What if dogs became “allies” in the hunt for the virus? Usually, Eliot tracks criminals or missing people, but, for the past month, this malinois has also been training to detect the Covid in human sweat, as part of a study in the South-West of France.
The objective is to provide a “complementary solution” at a time when “we need an expanded, rapid and non-invasive screening offer”, underlines Thierry Pistone, infectious disease specialist at the Bordeaux University Hospital Center (CHU), which has partnered with Ceva animal health, 1st French veterinary laboratory (5th worldwide) in this project presented to the press on Friday.
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Like Eliot, the Marvel Labrador and three other Malinois and German shepherds, all members of the canine brigades of the gendarmerie and firefighters, have been training since January 4 in Libourne, near Bordeaux, in their new “game”: to spot sweating compresses taken for 10 minutes under the armpits of people positive for COVID-19, at the start of infection.
Thus, almost every day, sweat samples arrive from the CHU to be presented to the truffles of the dogs trained at the training center installed by Ceva at its headquarters in Libourne. “They detect degradation organic matter resulting from the infection”, devoid of viral expression, specifies Dr Pierre-Marie Borne, referent at Ceva.
At the signal “Au cone!” The dogs get to work. After Eskiss, specialist in the detection of “stups”, weapons and ammunition, the Malinois Eliot in turn plunges his muzzle into a row of metal cones.
Suddenly he marks in front of two of those funnels, tail wagging: inside are two separate samples of sweat taken from positive patients. ” It’s good ! », Congratulates his master before presenting him with a treat and his favorite toy as a reward. A few days ago, this gendarmerie track-defense dog was on the trail of a missing person.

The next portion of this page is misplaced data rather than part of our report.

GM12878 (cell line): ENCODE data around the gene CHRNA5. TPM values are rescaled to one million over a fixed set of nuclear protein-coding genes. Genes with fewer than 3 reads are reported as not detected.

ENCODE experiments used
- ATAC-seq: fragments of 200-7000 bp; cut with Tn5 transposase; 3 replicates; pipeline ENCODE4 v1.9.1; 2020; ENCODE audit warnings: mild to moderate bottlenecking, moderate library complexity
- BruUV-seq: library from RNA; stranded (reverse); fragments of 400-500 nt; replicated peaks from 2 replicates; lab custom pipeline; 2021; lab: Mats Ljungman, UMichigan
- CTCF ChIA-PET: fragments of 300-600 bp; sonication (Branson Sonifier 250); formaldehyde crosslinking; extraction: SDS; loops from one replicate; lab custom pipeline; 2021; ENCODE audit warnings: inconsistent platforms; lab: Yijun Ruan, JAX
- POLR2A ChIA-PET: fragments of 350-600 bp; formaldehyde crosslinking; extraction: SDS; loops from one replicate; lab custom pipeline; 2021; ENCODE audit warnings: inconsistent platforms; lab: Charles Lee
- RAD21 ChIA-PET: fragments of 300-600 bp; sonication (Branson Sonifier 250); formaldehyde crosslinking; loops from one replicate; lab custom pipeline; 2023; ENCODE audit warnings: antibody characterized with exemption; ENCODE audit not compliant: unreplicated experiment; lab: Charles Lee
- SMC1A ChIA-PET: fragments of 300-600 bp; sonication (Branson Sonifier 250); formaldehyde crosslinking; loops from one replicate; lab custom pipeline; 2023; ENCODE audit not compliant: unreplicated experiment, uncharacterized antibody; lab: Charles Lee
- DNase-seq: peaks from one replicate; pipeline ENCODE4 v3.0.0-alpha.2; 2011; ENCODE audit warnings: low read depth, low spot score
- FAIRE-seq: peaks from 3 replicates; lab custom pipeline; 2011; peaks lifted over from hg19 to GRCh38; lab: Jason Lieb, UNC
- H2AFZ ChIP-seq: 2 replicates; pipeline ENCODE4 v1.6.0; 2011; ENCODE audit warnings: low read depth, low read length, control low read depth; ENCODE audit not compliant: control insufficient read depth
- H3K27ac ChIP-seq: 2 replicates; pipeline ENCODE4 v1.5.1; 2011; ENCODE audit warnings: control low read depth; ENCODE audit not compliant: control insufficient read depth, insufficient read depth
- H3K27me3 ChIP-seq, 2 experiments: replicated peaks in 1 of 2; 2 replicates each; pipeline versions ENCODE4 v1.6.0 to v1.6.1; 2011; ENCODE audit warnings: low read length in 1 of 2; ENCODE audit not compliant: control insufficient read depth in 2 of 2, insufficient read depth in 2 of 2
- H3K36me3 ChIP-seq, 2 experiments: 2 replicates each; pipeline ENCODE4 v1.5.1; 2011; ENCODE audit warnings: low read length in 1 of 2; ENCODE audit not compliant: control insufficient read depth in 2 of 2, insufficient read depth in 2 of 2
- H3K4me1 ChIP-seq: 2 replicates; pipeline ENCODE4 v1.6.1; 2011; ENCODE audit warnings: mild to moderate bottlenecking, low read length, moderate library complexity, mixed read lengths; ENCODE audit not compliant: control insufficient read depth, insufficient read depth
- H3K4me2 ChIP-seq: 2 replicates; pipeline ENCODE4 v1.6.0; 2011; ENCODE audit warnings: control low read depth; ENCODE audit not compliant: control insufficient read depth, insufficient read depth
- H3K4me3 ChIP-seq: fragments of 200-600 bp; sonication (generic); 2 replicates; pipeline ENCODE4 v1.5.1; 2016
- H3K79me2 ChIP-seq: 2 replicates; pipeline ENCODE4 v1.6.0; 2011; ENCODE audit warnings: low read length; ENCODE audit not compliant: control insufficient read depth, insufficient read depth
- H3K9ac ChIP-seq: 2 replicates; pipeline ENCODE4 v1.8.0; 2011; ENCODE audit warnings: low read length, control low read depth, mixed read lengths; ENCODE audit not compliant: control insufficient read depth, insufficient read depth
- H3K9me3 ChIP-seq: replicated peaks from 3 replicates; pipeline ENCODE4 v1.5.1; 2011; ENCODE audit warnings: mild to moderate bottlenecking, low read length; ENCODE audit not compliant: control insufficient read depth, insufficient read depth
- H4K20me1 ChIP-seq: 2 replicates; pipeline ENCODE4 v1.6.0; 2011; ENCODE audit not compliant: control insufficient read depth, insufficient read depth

Called Cynocov, this project, supported by the Nouvelle-Aquitaine region, is based on the Nosaïs-Covid19 method developed by Pr Dominique Grandjean of the Maisons-Alfort National Veterinary School (near Paris), which enriches the immense dog “olfactory library”, already used for the detection of certain cancers.
“On average, dogs manage to detect 95% of positive cases for Covid-19”, says Pr Grandjean. This method has been tested in Corsica, a French island in the Mediterranean, and according to the project leaders, “40 countries are working on the subject”.
After six to eight weeks of training at a rate of four mornings per week, the dogs’ aptitude must still be demonstrated during a clinical study at the CHU before any deployment of the tool.
Objective: to test their performance on different types of samples referring to different areas of the disease, i.e. their ability to apprehend serious or non-serious forms, contagious or less contagious, symptomatic and asymptomatic subjects, but also those infected with a variant.
If successful, “the tool will mainly be used to pre-screen” suspicious people in order to “target confirmatory screening needs” by the reference nasopharyngeal RT-PCR test, explains Dr Pierre-Marie Borne. , at Ceva.
“When we know that we will soon have to screen people who are a priori asymptomatic in all kinds of spaces – schools, nursing homes, airports, this type of tool which offers at least a strong criterion of suspicion, will allow in term acceptability and responsiveness to facilitate this process ”, estimates Pr Denis Malvy, head of the infectious and tropical diseases department at the CHU.
For the professor, also a member of the scientific council, these dogs are “almost our allies in the production of a screening tool which will have”, he hopes, “its place in the need to manage this health emergency”.